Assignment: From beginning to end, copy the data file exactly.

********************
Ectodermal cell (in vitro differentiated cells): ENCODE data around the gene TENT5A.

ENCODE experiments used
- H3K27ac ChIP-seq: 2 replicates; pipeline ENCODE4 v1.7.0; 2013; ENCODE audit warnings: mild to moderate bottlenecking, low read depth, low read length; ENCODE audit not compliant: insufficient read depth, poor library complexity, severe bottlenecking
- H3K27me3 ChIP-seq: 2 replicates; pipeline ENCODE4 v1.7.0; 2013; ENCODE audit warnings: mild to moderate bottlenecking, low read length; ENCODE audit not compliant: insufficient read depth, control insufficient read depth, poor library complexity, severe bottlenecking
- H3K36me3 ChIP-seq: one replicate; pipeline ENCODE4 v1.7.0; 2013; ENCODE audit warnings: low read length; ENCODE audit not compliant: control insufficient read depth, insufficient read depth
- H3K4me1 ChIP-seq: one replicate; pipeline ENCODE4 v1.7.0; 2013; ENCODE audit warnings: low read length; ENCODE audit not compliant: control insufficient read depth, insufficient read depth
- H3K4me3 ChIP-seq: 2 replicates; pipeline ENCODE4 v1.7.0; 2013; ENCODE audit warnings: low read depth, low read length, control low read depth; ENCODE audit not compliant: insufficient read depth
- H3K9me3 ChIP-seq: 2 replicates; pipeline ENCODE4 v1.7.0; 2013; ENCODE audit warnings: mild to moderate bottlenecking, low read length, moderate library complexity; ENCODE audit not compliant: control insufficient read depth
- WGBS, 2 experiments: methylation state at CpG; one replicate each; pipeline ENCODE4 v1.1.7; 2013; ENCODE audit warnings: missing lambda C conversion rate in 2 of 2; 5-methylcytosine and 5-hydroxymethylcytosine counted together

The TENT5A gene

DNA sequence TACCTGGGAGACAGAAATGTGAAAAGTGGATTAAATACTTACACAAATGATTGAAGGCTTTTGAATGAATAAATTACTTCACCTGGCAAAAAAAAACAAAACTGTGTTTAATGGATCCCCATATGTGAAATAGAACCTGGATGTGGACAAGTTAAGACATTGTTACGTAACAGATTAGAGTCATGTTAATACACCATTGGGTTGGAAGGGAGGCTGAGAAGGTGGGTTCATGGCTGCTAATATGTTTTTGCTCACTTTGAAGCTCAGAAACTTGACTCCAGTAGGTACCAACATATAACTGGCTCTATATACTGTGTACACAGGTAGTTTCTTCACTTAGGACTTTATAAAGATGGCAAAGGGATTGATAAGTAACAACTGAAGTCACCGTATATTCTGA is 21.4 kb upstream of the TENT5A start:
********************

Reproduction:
Ectodermal cell (in vitro differentiated cells): ENCODE data around the gene TENT5A.

ENCODE experiments used
- H3K27ac ChIP-seq: 2 replicates; pipeline ENCODE4 v1.7.0; 2013; ENCODE audit warnings: mild to moderate bottlenecking, low read depth, low read length; ENCODE audit not compliant: insufficient read depth, poor library complexity, severe bottlenecking
- H3K27me3 ChIP-seq: 2 replicates; pipeline ENCODE4 v1.7.0; 2013; ENCODE audit warnings: mild to moderate bottlenecking, low read length; ENCODE audit not compliant: insufficient read depth, control insufficient read depth, poor library complexity, severe bottlenecking
- H3K36me3 ChIP-seq: one replicate; pipeline ENCODE4 v1.7.0; 2013; ENCODE audit warnings: low read length; ENCODE audit not compliant: control insufficient read depth, insufficient read depth
- H3K4me1 ChIP-seq: one replicate; pipeline ENCODE4 v1.7.0; 2013; ENCODE audit warnings: low read length; ENCODE audit not compliant: control insufficient read depth, insufficient read depth
- H3K4me3 ChIP-seq: 2 replicates; pipeline ENCODE4 v1.7.0; 2013; ENCODE audit warnings: low read depth, low read length, control low read depth; ENCODE audit not compliant: insufficient read depth
- H3K9me3 ChIP-seq: 2 replicates; pipeline ENCODE4 v1.7.0; 2013; ENCODE audit warnings: mild to moderate bottlenecking, low read length, moderate library complexity; ENCODE audit not compliant: control insufficient read depth
- WGBS, 2 experiments: methylation state at CpG; one replicate each; pipeline ENCODE4 v1.1.7; 2013; ENCODE audit warnings: missing lambda C conversion rate in 2 of 2; 5-methylcytosine and 5-hydroxymethylcytosine counted together

The TENT5A gene

DNA sequence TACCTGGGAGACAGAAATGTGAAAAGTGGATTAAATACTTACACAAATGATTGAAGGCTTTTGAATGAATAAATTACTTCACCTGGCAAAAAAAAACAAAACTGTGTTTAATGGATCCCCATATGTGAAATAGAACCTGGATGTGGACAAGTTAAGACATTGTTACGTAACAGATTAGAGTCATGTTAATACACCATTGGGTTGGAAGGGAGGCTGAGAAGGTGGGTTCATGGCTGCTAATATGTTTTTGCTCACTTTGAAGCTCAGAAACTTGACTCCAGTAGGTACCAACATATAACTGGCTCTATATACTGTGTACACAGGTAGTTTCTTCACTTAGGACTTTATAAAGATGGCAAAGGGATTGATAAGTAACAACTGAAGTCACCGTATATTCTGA is 21.4 kb upstream of the TENT5A start: